Clients have given a “mixed” response to the construction industry’s efforts to keep working through the coronavirus pandemic under covid-secure measures, a new report has found.
The Protect Covid-19 National Core Study, written by the Thomas Ashton Institute (a collaboration between the Health and Safety Executive and the University of Manchester), used survey and interview data from four principal construction contractors to highlight the challenges the sector has faced while playing an important role in keeping the country running during the pandemic.
The report found that control measures had been “largely successful” in limiting virus transmission in the workplace, thanks to effective dialogue, a well established safety culture, and modified working practices.
But it also found that clients’ response to the measures had been “mixed”, with some trying to exert pressure to minimise delays and costs, potentially compromising workforce safety. Other clients had been “inconsistent”, the report found, with disrupted communications and changes in attitude. But others still had been “overly cautious”, sometimes insisting on measures ill-suited to particular projects.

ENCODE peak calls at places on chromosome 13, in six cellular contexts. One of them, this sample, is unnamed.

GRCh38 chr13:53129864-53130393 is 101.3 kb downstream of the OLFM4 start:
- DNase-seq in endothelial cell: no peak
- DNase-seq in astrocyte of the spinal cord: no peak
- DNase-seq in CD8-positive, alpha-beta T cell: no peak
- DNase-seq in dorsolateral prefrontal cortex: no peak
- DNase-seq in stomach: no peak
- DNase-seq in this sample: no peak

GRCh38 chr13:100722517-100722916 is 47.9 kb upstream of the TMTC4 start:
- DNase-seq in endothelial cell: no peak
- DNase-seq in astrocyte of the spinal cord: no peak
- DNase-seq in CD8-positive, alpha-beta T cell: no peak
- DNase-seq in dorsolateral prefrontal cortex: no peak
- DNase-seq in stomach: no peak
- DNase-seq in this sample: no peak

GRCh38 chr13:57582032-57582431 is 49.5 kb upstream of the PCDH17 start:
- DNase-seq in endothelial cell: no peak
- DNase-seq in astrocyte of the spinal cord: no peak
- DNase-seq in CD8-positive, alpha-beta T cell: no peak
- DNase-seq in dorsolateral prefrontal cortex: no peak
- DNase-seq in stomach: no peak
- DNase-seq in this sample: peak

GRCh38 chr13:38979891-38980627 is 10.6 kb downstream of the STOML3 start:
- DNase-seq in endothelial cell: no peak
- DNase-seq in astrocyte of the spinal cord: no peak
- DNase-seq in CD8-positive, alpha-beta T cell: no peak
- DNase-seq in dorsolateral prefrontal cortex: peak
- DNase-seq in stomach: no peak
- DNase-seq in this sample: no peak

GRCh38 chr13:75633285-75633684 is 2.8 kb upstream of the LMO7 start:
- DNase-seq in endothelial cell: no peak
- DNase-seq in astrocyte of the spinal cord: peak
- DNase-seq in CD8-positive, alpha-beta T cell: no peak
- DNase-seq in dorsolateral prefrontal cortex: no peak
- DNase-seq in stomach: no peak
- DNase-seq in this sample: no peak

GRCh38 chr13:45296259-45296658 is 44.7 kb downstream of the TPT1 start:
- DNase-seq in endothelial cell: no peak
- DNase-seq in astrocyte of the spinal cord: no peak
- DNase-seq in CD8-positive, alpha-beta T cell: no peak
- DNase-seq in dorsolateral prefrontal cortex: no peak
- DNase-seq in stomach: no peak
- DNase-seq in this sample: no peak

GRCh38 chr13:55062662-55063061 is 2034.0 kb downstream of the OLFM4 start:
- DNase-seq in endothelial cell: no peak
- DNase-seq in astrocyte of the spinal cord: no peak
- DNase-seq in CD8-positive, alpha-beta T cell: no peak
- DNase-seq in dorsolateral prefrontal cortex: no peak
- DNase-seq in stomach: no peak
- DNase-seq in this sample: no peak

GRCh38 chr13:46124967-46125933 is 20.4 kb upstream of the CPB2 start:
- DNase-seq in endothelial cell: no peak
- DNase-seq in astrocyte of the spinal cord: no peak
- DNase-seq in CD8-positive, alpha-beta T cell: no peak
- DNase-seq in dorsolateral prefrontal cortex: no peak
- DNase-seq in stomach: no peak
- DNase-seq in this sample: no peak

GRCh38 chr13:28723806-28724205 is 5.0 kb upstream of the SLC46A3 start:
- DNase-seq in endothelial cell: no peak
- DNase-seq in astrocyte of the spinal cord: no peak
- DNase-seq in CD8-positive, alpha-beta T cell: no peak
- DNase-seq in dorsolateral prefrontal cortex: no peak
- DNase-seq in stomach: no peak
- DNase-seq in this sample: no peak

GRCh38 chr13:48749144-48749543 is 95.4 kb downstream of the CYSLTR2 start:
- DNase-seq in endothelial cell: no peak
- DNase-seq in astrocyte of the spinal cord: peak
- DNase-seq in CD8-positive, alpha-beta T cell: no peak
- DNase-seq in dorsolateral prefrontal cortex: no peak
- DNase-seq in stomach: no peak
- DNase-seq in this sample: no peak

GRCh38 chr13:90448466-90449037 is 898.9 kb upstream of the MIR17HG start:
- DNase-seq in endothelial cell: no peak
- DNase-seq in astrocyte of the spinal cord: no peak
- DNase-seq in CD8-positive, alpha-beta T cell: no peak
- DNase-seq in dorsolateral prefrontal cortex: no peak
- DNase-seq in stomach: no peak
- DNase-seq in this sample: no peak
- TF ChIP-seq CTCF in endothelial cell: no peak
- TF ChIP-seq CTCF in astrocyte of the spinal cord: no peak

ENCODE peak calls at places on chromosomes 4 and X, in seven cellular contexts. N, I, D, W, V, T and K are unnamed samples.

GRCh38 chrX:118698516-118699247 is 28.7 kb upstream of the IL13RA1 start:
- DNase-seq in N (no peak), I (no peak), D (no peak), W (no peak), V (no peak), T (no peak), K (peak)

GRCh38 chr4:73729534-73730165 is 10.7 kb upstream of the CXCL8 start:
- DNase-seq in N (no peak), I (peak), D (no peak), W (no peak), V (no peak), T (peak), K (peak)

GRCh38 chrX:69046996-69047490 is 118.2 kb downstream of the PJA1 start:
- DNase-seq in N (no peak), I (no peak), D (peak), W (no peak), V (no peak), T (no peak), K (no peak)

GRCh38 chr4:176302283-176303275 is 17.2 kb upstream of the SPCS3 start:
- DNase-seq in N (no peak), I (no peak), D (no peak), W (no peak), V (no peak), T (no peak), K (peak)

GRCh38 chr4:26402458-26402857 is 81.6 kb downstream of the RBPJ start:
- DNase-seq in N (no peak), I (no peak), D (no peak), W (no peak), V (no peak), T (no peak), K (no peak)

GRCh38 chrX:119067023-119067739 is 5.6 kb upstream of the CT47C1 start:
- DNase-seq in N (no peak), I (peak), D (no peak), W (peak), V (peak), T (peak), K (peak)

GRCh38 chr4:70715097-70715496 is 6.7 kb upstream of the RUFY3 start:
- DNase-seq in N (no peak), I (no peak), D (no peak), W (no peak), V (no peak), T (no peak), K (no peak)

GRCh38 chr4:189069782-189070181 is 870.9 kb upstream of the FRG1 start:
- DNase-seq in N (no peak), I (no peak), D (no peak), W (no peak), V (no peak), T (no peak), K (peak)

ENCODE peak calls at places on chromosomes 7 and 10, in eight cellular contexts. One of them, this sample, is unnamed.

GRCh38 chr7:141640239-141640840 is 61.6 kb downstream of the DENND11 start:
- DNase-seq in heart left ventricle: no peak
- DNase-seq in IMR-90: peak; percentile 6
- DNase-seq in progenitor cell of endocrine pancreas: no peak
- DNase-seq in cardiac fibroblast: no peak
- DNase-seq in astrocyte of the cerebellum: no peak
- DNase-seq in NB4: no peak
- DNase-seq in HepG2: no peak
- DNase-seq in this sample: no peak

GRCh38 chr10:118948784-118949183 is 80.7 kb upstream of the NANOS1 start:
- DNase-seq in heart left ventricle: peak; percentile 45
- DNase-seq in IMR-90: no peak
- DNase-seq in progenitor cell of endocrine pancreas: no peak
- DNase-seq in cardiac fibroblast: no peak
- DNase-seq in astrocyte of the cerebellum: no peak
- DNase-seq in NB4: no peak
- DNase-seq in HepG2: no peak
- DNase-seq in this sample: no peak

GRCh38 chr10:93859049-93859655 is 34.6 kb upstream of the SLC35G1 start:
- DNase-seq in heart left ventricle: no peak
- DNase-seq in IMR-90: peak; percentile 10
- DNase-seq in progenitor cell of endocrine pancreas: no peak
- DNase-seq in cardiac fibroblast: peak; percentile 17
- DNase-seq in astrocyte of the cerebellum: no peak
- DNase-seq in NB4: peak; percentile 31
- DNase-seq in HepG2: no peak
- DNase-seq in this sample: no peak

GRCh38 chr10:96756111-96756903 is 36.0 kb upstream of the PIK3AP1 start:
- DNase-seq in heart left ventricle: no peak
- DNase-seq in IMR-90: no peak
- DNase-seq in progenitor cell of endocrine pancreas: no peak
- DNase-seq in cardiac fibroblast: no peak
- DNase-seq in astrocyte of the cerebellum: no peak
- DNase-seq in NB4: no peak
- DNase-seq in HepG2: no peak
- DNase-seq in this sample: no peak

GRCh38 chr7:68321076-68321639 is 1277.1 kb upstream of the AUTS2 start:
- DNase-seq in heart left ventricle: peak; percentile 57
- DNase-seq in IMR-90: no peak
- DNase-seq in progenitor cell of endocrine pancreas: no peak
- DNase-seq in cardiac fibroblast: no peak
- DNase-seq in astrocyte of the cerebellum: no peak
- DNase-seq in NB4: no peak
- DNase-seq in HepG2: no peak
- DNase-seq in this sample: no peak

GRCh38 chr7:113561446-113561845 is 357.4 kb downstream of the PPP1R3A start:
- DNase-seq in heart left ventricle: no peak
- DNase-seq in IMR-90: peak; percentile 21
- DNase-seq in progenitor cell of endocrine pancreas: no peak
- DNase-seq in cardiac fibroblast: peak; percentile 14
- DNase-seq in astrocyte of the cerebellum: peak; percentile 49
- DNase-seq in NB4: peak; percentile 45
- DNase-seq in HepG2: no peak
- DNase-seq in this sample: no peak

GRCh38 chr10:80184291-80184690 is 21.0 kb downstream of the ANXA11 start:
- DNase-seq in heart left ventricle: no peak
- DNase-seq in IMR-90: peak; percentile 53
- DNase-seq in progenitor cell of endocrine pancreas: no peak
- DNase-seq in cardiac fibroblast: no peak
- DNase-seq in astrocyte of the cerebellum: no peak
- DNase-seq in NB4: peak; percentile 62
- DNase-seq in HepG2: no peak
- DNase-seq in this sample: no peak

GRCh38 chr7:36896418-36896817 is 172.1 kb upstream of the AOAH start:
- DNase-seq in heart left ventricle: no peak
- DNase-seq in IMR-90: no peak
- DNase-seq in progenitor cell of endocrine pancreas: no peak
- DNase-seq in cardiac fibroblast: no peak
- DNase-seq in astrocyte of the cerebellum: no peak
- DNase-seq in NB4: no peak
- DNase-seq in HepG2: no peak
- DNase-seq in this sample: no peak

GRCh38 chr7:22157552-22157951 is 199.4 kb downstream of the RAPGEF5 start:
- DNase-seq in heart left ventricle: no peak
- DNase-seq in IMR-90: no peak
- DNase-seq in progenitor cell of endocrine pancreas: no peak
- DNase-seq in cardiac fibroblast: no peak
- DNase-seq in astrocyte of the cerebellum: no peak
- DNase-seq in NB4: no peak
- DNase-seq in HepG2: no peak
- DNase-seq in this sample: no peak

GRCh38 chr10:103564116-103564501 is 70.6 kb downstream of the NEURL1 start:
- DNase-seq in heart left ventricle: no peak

The report found that there was an “apparent uncertainty” regarding the contractual implications of covid-19 and its impacts on delays to construction work and increased costs, in particular the applicability of “force majeure” provisions within construction and associated insurance contracts.
Meanwhile, the research revealed that factors largely outside of employers’ control, such as travel, socialising and living arrangements of the sector’s diverse workforce, have made it harder to control transmission. It concluded that transmission is a continuous societal risk from which the workplace cannot be entirely insulated.
And it also found that covid-19 responses in some parts of the construction sector have become less effective, with a reduction in worker compliance with control measures.
It recommended a continued commitment to safety and continued engagement with workers to control and reduce transmission of the virus.
Professor Neil Bourne, director of the Thomas Ashton Institute and co-author of the report, said: “Construction workers have played a vital role in keeping the country running throughout the pandemic, despite huge challenges at all levels. We found that frontline staff were worried about not only their physical and mental health, but above all the economic impact of the pandemic on themselves and their families.
“We are talking to subcontractors in the industry now to better understand their perspectives and develop our recommendations. It was clear that the overriding pressure in the first phase of the pandemic was from work already committed to; as one director we interviewed told us: ‘Covid may have changed the world, but not the contract on this job!’”